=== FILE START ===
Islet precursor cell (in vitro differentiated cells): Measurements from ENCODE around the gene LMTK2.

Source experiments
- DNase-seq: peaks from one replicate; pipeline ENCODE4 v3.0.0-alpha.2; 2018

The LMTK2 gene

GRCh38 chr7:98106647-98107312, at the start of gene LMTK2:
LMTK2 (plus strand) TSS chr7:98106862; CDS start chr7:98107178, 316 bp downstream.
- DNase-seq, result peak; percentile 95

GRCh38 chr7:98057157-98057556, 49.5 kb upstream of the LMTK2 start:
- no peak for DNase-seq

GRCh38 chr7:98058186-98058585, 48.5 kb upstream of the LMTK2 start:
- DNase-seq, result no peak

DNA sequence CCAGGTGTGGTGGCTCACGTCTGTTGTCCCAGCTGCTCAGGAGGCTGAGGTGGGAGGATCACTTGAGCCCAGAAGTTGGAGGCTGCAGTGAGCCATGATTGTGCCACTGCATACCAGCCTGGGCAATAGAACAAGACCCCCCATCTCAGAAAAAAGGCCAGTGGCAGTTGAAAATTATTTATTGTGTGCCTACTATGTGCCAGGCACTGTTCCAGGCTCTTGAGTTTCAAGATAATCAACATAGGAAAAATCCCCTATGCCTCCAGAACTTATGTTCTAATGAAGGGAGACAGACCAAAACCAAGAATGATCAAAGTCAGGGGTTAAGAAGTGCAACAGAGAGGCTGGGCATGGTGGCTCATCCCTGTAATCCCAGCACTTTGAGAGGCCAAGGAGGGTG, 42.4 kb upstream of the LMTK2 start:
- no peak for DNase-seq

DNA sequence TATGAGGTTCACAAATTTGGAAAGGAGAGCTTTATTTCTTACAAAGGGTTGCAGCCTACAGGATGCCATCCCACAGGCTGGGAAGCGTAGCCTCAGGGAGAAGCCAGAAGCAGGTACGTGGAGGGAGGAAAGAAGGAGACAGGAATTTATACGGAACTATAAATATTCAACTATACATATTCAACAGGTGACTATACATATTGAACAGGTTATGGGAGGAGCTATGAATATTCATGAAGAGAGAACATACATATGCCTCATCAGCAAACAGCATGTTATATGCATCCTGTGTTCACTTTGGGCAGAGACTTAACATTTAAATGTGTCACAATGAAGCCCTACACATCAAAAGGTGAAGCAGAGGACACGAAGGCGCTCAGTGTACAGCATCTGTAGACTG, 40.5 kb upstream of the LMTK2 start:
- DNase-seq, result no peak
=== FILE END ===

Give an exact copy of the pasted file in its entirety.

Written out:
Islet precursor cell (in vitro differentiated cells): Measurements from ENCODE around the gene LMTK2.

Source experiments
- DNase-seq: peaks from one replicate; pipeline ENCODE4 v3.0.0-alpha.2; 2018

The LMTK2 gene

GRCh38 chr7:98106647-98107312, at the start of gene LMTK2:
LMTK2 (plus strand) TSS chr7:98106862; CDS start chr7:98107178, 316 bp downstream.
- DNase-seq, result peak; percentile 95

GRCh38 chr7:98057157-98057556, 49.5 kb upstream of the LMTK2 start:
- no peak for DNase-seq

GRCh38 chr7:98058186-98058585, 48.5 kb upstream of the LMTK2 start:
- DNase-seq, result no peak

DNA sequence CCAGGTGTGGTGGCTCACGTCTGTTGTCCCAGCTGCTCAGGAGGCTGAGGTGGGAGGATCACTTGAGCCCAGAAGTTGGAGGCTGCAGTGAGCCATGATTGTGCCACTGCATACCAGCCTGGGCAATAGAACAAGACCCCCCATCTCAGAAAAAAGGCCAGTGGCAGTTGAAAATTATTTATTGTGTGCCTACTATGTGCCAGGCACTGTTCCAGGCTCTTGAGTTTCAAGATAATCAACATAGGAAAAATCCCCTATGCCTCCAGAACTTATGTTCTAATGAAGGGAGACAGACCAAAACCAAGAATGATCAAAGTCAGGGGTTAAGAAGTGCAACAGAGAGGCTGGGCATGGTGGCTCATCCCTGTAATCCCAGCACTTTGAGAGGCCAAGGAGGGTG, 42.4 kb upstream of the LMTK2 start:
- no peak for DNase-seq

DNA sequence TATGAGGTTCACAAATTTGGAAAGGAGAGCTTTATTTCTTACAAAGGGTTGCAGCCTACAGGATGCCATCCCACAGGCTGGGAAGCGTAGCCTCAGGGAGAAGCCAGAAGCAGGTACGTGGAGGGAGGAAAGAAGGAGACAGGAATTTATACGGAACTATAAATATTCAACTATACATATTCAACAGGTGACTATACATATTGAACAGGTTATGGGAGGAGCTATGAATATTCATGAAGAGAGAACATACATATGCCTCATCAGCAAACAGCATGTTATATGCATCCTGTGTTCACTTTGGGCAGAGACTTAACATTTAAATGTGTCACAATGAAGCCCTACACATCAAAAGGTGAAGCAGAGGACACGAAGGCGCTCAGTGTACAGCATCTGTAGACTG, 40.5 kb upstream of the LMTK2 start:
- DNase-seq, result no peak